Thief of Time opens ... Read More

The Centauri Device: A simple story deliciously told

The Centauri Device by M. John Harrison

M. John Harrison’s 1975 The Centauri Device is a rare beast in science fiction. Short (200 pages), prosaic (the language is at most times brilliant), and with literary aims, it is sure to draw the disapproval of any genre fans expecting the easy-to-digest hero’s story typical of space opera. Harrison’s offering to the sci-fi world is instead one for connoisseurs who appreciate well-written stories with a driving — though it at times seeming fantastical and obtuse — purpose.

The Centauri Device is on the surface a rather simplistic story. John Truck, belying his name, is an average Joe living the life of a loser space trucker, hauling freight, legitimate and otherwise, planet to planet whenever contracts arise. He lives on Earth while the universe around him is at war. On one side are the IWG, ... Read More

Earthlight: Imaginative descriptions of life on the moon

Earthlight by Arthur C. Clarke

Arthur C. Clarke is one of the most influential writers of science fiction. His quiet optimism, faith in science, and ability to tell straightforward but intriguing tales endeared him to a generation of fans that continues to this day. Earthlight, his sixth published novel, follows directly on the heels of his successful Childhood’s End, and though rather simplistic in presentation, adheres to the author’s style in perfect fashion.

Earthlightis the story of Bertram Sadler, an undercover agent for the CIA sent to the moon to ferret out a suspected spy. Though dependent on Earth for all of their metals, several of the solar system’s planets have been inhabited and are united under the banner of The Federation. Tungsten, uranium, and the like are all in short supply and prices on Earth determine much of the... Read More

Blue Mars: A superb conclusion

Blue Mars by Kim Stanley Robinson

Kim Stanley Robinson’s MARS trilogy is one of the grandest thought experiments in literature, let alone science fiction. While Red Mars sets into motion mankind’s inhabitation of the red planet, and Green Mars delves into terraforming and social and political aspects of the inhabitation, it remains for Blue Mars to make the final statement regarding man’s potential on Mars. Blue Mars continues evolving the series’ main ideas, bringing our own society into sharper focus by comparison. Fully contextualizing life on Earth, Blue Mars expands to solar system size, and is thus a grand finale in more than just story.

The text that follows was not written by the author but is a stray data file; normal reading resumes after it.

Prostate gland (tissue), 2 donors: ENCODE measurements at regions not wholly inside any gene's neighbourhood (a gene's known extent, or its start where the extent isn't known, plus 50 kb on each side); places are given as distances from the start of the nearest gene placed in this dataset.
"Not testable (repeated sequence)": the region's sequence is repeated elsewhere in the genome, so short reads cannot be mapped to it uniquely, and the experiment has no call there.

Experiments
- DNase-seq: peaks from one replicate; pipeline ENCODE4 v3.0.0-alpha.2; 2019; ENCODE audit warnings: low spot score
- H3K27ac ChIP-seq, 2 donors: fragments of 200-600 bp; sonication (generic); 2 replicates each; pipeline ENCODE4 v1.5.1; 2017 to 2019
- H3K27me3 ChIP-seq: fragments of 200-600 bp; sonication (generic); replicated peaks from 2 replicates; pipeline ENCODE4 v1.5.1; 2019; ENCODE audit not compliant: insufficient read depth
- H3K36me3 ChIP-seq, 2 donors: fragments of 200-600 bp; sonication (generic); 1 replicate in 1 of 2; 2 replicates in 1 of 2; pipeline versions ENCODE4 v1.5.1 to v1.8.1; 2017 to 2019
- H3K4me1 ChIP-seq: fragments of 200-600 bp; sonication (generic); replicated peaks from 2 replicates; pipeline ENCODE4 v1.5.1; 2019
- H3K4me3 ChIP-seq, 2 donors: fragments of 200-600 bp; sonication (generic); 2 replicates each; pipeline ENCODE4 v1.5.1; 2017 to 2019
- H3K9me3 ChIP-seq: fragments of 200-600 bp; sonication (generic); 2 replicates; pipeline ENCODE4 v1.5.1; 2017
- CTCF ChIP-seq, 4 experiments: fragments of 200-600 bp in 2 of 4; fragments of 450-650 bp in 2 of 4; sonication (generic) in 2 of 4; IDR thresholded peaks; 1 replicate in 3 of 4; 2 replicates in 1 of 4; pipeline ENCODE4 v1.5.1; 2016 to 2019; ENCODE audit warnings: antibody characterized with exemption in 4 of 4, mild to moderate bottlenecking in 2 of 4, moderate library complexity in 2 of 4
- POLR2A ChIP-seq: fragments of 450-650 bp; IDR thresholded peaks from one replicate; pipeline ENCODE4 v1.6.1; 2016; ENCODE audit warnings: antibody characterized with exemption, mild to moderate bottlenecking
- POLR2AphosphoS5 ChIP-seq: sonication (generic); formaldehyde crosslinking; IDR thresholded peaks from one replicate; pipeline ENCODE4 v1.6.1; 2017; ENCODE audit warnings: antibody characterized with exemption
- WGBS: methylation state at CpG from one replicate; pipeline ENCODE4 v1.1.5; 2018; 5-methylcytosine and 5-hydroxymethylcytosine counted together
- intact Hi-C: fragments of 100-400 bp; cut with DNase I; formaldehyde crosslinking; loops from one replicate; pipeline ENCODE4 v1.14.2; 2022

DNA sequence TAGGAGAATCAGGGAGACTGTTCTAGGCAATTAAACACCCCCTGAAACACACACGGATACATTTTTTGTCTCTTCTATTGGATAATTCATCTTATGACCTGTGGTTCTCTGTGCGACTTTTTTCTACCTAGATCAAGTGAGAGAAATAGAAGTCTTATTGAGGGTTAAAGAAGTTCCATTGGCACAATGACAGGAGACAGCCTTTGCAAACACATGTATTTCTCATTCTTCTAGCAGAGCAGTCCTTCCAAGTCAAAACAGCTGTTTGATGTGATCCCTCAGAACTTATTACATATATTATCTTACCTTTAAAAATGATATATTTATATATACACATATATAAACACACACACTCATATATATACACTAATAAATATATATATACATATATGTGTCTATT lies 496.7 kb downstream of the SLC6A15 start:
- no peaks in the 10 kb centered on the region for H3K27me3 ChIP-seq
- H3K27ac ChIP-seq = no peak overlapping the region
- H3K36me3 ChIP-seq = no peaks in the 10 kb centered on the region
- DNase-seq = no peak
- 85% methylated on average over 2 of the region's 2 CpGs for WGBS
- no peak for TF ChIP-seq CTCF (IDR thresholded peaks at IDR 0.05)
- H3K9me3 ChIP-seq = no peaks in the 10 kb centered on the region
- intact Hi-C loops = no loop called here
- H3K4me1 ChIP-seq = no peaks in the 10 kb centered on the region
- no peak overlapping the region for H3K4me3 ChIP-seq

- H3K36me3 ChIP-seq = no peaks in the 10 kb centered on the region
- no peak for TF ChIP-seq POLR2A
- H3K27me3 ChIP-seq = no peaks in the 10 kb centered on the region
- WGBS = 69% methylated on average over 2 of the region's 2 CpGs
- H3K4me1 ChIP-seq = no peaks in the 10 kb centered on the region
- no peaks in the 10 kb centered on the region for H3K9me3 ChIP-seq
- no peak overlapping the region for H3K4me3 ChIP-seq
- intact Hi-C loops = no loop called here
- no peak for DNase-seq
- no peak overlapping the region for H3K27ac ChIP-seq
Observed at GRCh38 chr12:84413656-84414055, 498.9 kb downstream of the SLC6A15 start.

Wasting no time, Blue Mars picks up events precisely where Gr... Read More

Green Mars: Examines terraforming and social evolution in even greater depth

Green Mars by Kim Stanley Robinson

Kim Stanley Robinson’s Red Mars was a big, bold thought experiment on the environmental, political, and social aspects of colonizing Mars. Perhaps the most in-depth look at the topic (a sci-fi one if there ever was) to date, the novel was only the beginning. The story of the First Hundred and those who survived the revolution of 2061 continues in Green Mars, where Robinson examines terraforming and social evolution in even greater depth.

Green Mars begins with the introduction of two new main characters. The first is one of Hiroko’s many love children, Nirgal, who lives in hiding with the other rebels under the polar ice cap because the Underground is still being hunted by the Transnationals. The second is a businessman named Art Randolph, who begins the story on Earth. Working for the most moderate and progressive of the Transnationals, a business entity called ... Read More

The Amazing Maurice and His Educated Rodents: YA Discworld

The Amazing Maurice and His Educated Rodents by Terry Pratchett

Given the light-hearted yet poignant nature of Terry Pratchett’s DISCWORLD, it is surprising that so few of the dozens of books in the series are Young Adult oriented. One of these is The Amazing Maurice and His Educated Rodents, and it can readily be enjoyed by adults, as well.

Playing with the legend of the Pied Piper, The Amazing Maurice and His Educated Rodents is the story of Maurice the cat, his band of talking rats, and the teenager Keith with whom they travel city to city. Running a scam, the preening, egotistical Maurice works as a middle man for Keith and the rats, the former earning money by playing the pipe to eliminate the rats who have made themselves a nuisance under Maurice’s guidance, the group sharing in the spoils.